Take the 2-minute tour ×
Mathematics Stack Exchange is a question and answer site for people studying math at any level and professionals in related fields. It's 100% free, no registration required.

The support of a function is defined in Wikipedia as "the set of points where the function is not zero-valued, or the closure of that set".

Functions with compact support in $X$ are defined in Wikipedia as "those with support that is a compact subset of $X$. For example, if $X$ is the real line, they are functions of bounded support and therefore vanish at infinity (and negative infinity)".

Why functions vanishing at infinity are considered as having compact support?

An example of a function vanishing at infinity is $f(x) = \frac{1}{x^2+1}$, it's support is $\mathbb{R}$.

The compactness of a subset $K$ is defined as "every arbitrary collection of open subsets of $X$ such that covers $K$, there is a finite subset also covers $K$".

Now $\mathbb{R}$ is not compact, we can't say $f(x) = \frac{1}{x^2+1}$ has a compact support, am I right there?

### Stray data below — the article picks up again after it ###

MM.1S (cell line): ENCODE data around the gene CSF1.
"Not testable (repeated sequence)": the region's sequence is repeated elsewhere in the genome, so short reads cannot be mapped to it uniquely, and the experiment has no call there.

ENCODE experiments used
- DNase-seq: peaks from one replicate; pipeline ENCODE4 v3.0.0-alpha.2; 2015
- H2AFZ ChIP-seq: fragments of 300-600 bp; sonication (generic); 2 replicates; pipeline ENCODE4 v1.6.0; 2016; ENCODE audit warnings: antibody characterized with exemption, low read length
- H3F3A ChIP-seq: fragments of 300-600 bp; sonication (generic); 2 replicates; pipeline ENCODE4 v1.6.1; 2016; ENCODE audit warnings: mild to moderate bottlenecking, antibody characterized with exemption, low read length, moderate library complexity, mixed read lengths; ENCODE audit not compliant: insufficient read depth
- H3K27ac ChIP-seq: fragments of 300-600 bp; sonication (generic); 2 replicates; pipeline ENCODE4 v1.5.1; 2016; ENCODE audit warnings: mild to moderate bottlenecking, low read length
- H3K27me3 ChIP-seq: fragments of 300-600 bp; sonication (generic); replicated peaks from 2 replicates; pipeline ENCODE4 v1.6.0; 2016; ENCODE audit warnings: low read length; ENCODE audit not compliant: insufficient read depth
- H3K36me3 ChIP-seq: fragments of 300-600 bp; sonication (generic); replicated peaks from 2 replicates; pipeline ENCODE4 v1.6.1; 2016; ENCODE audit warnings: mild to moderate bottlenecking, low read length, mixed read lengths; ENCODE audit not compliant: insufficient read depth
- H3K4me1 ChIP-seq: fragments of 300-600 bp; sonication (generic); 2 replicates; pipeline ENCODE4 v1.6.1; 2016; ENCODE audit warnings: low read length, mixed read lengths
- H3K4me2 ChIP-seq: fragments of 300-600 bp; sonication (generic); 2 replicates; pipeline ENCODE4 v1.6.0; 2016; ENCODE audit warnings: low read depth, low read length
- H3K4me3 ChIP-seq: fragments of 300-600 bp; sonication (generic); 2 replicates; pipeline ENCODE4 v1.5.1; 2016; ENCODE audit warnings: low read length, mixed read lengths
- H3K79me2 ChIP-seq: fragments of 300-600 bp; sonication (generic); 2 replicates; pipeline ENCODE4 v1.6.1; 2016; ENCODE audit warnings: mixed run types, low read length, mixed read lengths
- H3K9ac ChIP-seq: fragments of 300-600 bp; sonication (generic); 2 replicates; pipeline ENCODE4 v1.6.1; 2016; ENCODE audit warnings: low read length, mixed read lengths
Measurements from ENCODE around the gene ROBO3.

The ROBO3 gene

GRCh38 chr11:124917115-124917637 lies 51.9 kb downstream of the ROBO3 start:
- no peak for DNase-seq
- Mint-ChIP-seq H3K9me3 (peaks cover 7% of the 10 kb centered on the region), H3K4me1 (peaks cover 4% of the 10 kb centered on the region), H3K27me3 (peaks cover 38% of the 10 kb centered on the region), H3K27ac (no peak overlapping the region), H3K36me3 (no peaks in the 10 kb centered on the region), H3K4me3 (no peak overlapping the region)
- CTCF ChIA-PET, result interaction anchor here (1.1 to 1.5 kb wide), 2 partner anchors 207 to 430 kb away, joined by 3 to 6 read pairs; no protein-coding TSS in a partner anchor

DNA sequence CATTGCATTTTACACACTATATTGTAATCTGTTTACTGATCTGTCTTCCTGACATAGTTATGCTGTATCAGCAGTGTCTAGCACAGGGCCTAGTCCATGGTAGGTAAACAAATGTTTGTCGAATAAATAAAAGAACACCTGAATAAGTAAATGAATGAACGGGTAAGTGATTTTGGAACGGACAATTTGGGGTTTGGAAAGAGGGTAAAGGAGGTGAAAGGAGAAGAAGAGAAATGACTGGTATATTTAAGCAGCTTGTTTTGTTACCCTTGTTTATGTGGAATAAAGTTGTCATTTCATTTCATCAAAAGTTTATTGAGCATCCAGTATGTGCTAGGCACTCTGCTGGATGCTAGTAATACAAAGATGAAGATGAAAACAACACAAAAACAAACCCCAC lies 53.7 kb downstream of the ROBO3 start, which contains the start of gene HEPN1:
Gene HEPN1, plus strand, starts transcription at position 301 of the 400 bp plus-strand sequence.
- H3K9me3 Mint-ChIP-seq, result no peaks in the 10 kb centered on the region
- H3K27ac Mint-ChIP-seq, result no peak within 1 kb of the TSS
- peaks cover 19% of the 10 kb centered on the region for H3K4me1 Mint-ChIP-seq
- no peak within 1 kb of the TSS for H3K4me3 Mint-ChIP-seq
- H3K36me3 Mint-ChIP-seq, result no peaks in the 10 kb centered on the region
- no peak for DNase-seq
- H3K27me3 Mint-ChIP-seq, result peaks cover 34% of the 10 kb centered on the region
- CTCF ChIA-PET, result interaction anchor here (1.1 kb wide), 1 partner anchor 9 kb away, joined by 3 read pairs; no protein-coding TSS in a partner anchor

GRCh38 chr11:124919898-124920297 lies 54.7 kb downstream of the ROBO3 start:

share|improve this question

2 Answers 2

up vote 11 down vote accepted

Every function with compact support vanishes at infinity; this is what the Wikipedia article states. The converse is not true, as illustrated by your example.

share|improve this answer
thanks. glad to know my math intuition is right, sad to learn my english understanding is poor :p –  athos Oct 2 '13 at 3:37

You have the implication the wrong way round: $f$ compactly supported implies that $f$ vanishes at infinity. Vanishing at infinity is a necessary but not sufficient condition for a function to be compactly supported.

share|improve this answer

Your Answer


By posting your answer, you agree to the privacy policy and terms of service.

Not the answer you're looking for? Browse other questions tagged or ask your own question.